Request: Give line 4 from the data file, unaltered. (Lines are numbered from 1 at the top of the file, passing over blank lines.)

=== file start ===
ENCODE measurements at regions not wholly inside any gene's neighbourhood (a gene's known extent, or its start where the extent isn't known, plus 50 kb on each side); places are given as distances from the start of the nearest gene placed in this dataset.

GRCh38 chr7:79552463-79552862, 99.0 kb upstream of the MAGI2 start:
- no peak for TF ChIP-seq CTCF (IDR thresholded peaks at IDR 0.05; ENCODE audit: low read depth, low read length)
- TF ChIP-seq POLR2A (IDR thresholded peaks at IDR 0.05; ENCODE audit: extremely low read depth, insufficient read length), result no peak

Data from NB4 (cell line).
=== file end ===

- TF ChIP-seq POLR2A (IDR thresholded peaks at IDR 0.05; ENCODE audit: extremely low read depth, insufficient read length), result no peak